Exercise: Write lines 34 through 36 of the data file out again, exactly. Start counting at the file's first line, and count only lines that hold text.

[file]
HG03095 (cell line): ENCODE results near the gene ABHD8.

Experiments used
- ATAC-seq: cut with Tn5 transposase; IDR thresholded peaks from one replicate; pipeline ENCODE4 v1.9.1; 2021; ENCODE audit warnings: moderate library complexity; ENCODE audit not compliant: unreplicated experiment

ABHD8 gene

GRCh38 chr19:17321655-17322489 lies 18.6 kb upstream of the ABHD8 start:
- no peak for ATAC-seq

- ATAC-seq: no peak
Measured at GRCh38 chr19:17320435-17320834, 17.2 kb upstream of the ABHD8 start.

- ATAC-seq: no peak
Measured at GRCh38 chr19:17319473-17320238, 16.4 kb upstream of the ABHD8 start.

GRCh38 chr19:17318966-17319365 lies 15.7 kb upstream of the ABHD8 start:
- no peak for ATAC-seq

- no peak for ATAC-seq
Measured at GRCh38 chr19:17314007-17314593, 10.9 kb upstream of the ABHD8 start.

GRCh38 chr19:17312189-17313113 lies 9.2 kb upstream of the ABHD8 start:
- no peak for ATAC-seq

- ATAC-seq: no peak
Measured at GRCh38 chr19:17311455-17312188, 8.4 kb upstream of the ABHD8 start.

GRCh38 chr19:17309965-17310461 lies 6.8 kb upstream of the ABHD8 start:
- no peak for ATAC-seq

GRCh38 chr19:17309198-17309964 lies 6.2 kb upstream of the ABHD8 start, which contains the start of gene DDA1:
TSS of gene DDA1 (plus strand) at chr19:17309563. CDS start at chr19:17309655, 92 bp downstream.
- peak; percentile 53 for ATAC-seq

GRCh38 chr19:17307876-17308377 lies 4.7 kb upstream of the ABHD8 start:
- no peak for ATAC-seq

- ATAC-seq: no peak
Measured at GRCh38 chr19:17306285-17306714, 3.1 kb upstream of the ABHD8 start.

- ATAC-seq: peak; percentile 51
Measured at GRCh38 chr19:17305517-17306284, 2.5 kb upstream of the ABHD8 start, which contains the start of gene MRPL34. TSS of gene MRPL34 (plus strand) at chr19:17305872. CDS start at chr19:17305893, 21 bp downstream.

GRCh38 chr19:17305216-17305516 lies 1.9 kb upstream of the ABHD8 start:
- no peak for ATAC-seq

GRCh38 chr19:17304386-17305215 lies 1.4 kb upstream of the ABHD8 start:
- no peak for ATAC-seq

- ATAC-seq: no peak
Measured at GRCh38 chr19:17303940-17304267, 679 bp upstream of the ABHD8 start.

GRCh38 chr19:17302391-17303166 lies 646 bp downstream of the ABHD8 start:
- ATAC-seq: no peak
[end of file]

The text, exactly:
- ATAC-seq: no peak
Measured at GRCh38 chr19:17303940-17304267, 679 bp upstream of the ABHD8 start.

GRCh38 chr19:17302391-17303166 lies 646 bp downstream of the ABHD8 start: